update deskIsrael at War

IDF denies NYT claim generals pressing gov’t for ceasefire

Netanyahu: "I don't know who these unnamed sources are, but I'm here to make it unequivocally clear: It won't happen."

Incoming Israel Defense Forces Chief of Staff Lt. Gen. Herzi Halevi, Israeli Prime Minister Benjamin Netanyahu and Israel's Defense Minister Yoav Gallant during the former's inauguration at the Prime Minister's Office in Jerusalem on Jan. 16, 2023. Photo by Alex Kolomoisky/POOL.
Incoming Israel Defense Forces Chief of Staff Lt. Gen. Herzi Halevi, Israeli Prime Minister Benjamin Netanyahu and Israel's Defense Minister Yoav Gallant during the former's inauguration at the Prime Minister's Office in Jerusalem on Jan. 16, 2023. Photo by Alex Kolomoisky/POOL.

The Israel Defense Forces on Tuesday denied a New York Times report that the military leadership is pressing for a ceasefire with Hamas in Gaza, even if this keeps the terror group in power for the time being.

“The IDF is determined to continue fighting to achieve the goals of the war,” the army said in a statement, listing the destruction of Hamas’s military and governmental powers, freeing the hostages and the return of Israeli civilians to towns near the southern and northern borders.

“So far, significant achievements have been made as part of the fighting in Gaza,” the statement continued. “The IDF will continue to fight Hamas everywhere in Gaza, along with the continued advancement of military readiness in the north and defensive efforts on all borders.”

Israeli Prime Minister Benjamin Netanyahu’s office also released a statement on Tuesday afternoon, vowing not to “succumb to defeatist spirits, neither at The New York Times nor anywhere else.”

“I don’t know who these unnamed sources are, but I’m here to make it unequivocally clear: It won’t happen. We will end the war only after we have achieved all of its goals, including the elimination of Hamas and the release of all our hostages,” continued the premier.

“The political echelon has defined these goals for the IDF, and the IDF has all the means to achieve them,” the statement added.

The New York Times report, citing six current and former Israeli security officials, had claimed that the country’s top generals believe a truce deal would be the best way of freeing the some 120 Israelis still held in Gaza.

Generals also think forces need to prepare for all-out war with Hezbollah, the report said, claiming that the army is “underequipped for further fighting after Israel’s longest war in decades.”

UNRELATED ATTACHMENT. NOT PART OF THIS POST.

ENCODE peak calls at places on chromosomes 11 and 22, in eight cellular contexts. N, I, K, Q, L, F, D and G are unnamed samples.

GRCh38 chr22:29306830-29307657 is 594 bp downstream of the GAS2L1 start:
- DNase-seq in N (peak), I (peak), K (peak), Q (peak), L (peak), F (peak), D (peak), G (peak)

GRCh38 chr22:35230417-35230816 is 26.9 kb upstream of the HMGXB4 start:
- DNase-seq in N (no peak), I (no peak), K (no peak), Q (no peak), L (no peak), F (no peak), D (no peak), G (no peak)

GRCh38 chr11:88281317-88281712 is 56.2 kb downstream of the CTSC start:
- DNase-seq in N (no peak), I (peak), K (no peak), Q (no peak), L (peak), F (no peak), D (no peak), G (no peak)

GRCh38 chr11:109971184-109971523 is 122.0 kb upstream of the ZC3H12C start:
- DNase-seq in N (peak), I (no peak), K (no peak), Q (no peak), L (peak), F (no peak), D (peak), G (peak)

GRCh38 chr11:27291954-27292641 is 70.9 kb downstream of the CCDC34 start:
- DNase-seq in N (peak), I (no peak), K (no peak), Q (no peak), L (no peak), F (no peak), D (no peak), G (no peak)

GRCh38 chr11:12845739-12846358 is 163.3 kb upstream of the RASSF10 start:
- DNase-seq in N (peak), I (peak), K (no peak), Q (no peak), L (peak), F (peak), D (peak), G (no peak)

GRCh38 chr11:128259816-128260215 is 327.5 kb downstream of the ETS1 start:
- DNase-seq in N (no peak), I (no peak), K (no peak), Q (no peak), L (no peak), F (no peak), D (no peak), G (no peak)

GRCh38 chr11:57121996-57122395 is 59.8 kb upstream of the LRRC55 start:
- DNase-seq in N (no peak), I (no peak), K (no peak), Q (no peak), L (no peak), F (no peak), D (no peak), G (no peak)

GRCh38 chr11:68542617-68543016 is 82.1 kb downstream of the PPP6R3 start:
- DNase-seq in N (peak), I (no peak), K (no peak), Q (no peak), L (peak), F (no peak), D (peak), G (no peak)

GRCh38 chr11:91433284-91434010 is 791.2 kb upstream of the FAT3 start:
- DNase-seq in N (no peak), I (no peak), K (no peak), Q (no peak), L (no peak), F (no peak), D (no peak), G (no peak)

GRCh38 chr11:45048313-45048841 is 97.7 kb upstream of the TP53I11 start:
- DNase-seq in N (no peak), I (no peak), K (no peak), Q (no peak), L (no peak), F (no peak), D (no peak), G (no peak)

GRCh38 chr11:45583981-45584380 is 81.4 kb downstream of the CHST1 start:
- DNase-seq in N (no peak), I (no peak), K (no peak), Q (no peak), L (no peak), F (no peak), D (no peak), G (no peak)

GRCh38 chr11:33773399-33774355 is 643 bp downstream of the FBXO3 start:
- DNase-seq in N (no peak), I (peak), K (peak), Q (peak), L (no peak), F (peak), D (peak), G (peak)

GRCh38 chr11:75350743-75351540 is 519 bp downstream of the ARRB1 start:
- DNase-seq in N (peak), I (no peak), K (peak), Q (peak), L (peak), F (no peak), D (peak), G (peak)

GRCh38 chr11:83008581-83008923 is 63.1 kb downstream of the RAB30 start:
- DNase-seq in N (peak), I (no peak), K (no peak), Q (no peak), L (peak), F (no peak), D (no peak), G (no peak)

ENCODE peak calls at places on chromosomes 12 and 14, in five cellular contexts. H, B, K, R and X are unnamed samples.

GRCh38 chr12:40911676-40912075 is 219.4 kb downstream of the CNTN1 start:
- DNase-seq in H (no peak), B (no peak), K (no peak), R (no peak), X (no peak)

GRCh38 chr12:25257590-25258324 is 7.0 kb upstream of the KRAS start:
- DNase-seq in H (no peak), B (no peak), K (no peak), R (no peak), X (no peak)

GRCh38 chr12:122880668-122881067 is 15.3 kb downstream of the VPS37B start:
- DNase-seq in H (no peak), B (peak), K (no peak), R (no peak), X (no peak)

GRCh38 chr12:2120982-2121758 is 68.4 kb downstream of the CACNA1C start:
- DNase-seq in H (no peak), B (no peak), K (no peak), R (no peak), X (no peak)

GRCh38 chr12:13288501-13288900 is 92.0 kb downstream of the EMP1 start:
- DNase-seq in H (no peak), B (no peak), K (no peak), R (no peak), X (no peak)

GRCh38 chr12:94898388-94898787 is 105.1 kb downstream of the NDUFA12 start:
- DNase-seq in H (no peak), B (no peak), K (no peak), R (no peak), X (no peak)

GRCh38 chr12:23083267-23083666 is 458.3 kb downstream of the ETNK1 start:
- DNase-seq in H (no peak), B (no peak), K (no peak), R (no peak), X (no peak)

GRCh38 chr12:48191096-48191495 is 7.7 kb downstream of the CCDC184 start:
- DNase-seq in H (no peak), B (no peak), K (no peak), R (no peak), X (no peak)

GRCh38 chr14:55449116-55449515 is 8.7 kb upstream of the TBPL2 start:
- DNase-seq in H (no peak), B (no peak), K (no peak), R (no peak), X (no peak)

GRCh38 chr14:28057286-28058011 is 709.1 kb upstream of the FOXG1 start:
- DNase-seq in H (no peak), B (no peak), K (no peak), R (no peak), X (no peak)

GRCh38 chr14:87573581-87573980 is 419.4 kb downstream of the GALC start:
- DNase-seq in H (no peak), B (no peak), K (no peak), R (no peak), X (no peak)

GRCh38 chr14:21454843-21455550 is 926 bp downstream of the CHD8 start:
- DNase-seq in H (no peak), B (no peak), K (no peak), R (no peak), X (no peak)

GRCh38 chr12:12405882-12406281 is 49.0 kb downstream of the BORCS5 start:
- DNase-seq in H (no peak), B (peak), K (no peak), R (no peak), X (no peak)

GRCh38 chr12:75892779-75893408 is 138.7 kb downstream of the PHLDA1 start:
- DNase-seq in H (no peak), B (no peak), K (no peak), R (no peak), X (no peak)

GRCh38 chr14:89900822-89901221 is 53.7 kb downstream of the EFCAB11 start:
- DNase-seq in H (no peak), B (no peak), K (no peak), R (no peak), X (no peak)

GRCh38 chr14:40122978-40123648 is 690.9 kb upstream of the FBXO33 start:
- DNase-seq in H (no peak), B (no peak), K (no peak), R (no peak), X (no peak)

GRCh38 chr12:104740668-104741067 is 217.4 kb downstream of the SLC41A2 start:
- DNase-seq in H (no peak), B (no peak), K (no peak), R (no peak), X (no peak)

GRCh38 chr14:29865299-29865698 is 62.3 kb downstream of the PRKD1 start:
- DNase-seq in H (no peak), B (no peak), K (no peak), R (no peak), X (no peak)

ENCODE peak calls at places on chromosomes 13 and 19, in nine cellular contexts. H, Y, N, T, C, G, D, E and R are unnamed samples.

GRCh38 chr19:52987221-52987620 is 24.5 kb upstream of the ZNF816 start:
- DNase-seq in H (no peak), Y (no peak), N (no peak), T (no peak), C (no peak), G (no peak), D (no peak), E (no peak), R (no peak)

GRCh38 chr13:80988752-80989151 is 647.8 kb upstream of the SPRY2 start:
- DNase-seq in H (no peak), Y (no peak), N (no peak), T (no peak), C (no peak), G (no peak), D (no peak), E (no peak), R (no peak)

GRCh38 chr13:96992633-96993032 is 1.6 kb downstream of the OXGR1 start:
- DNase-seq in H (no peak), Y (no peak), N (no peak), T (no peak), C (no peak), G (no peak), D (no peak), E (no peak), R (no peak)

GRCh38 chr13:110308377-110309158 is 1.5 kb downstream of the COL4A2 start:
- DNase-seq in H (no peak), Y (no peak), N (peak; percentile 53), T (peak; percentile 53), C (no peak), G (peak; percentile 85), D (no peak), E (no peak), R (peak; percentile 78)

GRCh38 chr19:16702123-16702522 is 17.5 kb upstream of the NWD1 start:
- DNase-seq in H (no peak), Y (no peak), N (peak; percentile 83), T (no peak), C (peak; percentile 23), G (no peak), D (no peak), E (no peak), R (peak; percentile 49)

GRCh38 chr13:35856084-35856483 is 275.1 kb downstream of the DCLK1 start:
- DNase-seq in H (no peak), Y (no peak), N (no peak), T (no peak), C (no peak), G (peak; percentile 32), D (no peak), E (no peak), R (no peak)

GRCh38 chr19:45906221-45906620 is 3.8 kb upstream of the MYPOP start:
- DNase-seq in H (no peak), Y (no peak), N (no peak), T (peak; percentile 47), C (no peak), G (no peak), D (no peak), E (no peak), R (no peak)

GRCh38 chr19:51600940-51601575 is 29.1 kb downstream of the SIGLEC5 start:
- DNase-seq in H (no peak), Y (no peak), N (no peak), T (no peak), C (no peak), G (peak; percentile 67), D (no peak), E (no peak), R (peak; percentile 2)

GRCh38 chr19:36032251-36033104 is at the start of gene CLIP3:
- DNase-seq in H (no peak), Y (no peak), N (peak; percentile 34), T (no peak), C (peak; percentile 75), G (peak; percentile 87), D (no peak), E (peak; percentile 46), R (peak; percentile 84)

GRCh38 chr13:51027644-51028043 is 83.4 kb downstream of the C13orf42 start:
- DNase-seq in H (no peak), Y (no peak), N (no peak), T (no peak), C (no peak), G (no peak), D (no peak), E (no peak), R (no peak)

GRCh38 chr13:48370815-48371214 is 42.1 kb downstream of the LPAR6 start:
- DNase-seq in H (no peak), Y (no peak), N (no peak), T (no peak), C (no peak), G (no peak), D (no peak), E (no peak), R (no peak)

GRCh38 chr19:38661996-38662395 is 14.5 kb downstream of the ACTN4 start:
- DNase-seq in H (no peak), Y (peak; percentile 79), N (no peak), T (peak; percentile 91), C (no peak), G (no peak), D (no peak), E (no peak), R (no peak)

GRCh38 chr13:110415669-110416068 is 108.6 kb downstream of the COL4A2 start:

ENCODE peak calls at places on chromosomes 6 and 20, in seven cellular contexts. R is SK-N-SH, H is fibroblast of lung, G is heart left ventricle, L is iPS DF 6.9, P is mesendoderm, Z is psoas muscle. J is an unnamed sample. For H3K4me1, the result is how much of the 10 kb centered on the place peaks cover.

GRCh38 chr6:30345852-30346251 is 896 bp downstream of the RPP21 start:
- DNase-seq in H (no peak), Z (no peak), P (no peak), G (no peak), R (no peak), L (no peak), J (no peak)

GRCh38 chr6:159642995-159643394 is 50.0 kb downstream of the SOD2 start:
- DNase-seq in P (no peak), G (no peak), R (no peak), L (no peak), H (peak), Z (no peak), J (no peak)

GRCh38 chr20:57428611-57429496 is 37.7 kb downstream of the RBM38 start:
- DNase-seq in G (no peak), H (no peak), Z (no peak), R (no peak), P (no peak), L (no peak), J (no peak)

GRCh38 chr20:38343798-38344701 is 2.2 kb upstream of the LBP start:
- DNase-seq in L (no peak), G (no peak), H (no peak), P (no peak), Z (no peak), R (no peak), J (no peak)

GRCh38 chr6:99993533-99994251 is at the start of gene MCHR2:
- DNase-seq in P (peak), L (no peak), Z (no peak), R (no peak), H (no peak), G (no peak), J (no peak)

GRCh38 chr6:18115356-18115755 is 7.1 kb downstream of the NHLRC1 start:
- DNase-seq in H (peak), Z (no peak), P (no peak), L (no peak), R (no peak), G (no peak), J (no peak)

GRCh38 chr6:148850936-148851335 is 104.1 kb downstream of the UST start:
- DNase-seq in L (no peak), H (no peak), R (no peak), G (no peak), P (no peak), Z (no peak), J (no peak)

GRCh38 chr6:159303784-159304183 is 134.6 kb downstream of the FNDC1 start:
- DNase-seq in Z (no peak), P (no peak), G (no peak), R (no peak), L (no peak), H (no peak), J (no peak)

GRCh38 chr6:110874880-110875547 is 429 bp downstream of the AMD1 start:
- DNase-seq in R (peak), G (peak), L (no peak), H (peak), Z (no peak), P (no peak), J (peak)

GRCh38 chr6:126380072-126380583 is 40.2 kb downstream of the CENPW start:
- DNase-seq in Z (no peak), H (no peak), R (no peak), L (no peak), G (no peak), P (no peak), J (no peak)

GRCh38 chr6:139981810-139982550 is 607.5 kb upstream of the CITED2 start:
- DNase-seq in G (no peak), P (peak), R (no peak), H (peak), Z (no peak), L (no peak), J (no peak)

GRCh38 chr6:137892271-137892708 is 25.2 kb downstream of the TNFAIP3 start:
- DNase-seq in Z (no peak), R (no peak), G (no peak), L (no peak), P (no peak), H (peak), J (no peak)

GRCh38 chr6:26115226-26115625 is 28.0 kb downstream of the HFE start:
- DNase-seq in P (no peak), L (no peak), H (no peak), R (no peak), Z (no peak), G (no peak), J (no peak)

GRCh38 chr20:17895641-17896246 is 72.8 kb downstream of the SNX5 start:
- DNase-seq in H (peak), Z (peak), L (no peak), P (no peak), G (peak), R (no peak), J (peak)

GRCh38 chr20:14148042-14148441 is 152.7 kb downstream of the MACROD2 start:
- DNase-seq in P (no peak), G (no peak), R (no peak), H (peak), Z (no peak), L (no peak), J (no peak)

A truce could make it easier to reach an agreement with the Iran-backed terror group in Lebanon, according to the sources, most of whom spoke on the condition of anonymity to discuss sensitive security matters.

“They believe that they can always go back and engage Hamas militarily in the future,” Eyal Hulata, who was Israel’s national security adviser from August 2021 to January 2023, told the paper. “They understand that a pause in Gaza makes de-escalation more likely in Lebanon.”

“They have less munitions, less spare parts, less energy than they did before—so they also think a pause in Gaza gives us more time to prepare in case a bigger war does break out with Hezbollah,” stated Hulata.

Last month, IDF Spokesperson Rear Adm. Daniel Hagari told Israel’s Channel 13 that Hamas rule cannot be defeated until a viable alternative is put in place, widening a rift with Netanyahu.

The spokesman said in the interview that the terror group is “an idea” and that as such “anyone who thinks it can be eliminated is wrong.”

The IDF is close to defeating Hamas’s final battalions in Rafah, he said. However, asked about efforts to return the remaining 120 hostages held in the Strip, he said it would be “impossible” to return all captives in rescue operations, adding that they should be freed “another way.”

Netanyahu’s office subsequently clarified that the government and military remain fully committed to eliminating Hamas’s terrorist rule.

“The Security Cabinet, chaired by Prime Minister Benjamin Netanyahu, has defined the destruction of Hamas’s military and governing capabilities as one of the war’s goals,” stated the Prime Minister’s Office. “The IDF, of course, is committed to this.”

Following the PMO statement, the IDF issued its own clarification, emphasizing that the army is “committed to achieving the goals of the war as defined by the Cabinet,” and that it has been working on this “throughout the war, day and night, and will continue to do so.”

Israeli ground forces entered Gaza on Oct. 27, following a weeks-long air campaign in response to the Oct. 7 massacre. Jerusalem’s stated goals for the war are to destroy Hamas as a military and governing force in Gaza, ensure that it can not threaten Israel again and return all hostages.

One-hundred and twenty hostages remain in the Strip, of whom 116 were abducted on Oct. 7 (the other four were captured earlier). The figure includes both living and deceased men, women and children.

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